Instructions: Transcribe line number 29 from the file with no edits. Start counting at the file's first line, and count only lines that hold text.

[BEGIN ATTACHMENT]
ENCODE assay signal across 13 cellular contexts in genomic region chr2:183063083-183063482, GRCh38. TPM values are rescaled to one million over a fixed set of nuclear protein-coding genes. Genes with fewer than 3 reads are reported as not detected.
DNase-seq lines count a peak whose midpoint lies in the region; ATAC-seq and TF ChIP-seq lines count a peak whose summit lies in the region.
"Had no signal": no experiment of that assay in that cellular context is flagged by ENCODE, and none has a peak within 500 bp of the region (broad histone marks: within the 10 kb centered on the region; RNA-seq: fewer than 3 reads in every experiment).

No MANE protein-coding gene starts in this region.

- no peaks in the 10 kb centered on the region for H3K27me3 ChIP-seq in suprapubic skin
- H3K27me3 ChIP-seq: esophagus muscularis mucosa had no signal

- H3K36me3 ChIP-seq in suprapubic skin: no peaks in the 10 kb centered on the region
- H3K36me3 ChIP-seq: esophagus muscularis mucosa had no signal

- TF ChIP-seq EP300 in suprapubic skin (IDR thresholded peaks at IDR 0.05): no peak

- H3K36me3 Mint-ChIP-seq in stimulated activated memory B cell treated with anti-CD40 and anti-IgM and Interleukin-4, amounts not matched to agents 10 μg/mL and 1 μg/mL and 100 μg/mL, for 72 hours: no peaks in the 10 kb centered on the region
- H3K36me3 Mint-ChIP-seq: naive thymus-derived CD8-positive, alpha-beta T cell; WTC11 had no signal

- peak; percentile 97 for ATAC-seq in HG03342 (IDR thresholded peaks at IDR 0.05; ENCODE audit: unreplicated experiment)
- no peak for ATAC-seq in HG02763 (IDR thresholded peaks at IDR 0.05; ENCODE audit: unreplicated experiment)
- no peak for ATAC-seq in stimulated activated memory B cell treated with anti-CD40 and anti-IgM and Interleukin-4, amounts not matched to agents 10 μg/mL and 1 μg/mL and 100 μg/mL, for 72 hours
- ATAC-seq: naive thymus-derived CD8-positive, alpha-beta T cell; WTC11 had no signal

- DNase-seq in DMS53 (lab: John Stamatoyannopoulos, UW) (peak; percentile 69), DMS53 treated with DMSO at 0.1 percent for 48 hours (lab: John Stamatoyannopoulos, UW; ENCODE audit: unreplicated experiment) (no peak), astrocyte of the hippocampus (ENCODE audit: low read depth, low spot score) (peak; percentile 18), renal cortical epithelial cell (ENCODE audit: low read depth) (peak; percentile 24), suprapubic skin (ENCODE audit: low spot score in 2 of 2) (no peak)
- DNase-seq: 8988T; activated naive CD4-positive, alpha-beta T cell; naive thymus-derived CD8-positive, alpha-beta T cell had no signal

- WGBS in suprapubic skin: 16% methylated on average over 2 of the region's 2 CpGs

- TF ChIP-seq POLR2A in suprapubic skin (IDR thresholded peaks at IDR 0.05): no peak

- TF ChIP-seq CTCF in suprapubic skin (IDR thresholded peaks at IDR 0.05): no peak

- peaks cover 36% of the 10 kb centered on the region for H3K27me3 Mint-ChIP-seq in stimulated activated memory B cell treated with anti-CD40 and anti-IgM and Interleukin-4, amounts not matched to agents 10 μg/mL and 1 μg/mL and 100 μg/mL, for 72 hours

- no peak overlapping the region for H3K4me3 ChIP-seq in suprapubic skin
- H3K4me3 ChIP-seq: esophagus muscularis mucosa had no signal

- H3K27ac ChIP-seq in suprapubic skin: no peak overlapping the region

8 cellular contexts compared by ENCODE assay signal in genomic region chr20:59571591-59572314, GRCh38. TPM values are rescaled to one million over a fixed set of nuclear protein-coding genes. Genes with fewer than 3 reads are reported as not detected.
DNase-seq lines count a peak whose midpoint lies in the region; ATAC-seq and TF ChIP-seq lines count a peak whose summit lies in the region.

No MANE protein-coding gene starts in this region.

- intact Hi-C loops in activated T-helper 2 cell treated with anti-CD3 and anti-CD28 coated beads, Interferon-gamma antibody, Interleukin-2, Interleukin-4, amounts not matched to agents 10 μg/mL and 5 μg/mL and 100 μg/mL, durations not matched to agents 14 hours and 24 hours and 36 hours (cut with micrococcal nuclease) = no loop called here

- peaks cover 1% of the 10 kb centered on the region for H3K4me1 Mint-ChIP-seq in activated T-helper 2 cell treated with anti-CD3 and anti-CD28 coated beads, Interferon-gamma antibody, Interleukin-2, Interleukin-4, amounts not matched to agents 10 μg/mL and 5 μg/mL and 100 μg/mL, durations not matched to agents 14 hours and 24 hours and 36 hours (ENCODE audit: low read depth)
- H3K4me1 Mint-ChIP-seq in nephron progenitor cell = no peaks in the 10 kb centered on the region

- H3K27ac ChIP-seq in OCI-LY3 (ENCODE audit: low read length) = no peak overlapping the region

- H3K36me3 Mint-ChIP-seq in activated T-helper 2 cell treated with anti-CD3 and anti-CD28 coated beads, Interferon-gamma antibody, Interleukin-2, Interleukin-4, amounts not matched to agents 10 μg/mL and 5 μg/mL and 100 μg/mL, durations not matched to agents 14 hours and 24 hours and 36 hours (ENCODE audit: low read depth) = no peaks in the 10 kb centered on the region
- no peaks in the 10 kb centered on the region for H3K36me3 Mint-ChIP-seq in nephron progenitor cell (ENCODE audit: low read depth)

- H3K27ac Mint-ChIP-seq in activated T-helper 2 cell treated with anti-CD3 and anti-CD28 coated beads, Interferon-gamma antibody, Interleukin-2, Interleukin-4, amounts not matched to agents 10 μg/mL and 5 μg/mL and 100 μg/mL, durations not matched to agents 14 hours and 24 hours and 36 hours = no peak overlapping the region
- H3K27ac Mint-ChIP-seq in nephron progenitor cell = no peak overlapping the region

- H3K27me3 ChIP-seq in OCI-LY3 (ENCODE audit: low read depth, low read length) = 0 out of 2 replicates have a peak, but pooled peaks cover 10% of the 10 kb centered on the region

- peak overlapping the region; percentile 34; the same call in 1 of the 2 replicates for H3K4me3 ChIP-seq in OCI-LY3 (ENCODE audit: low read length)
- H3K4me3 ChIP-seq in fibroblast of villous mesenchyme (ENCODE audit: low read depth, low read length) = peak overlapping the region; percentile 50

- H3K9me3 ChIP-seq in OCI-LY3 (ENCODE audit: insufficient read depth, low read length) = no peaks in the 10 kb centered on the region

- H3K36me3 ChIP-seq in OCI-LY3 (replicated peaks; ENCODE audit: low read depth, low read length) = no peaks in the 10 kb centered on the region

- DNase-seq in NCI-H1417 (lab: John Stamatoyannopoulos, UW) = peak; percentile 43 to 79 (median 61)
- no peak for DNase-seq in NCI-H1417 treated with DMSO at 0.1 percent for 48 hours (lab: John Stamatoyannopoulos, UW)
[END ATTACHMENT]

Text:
- peaks cover 1% of the 10 kb centered on the region for H3K4me1 Mint-ChIP-seq in activated T-helper 2 cell treated with anti-CD3 and anti-CD28 coated beads, Interferon-gamma antibody, Interleukin-2, Interleukin-4, amounts not matched to agents 10 μg/mL and 5 μg/mL and 100 μg/mL, durations not matched to agents 14 hours and 24 hours and 36 hours (ENCODE audit: low read depth)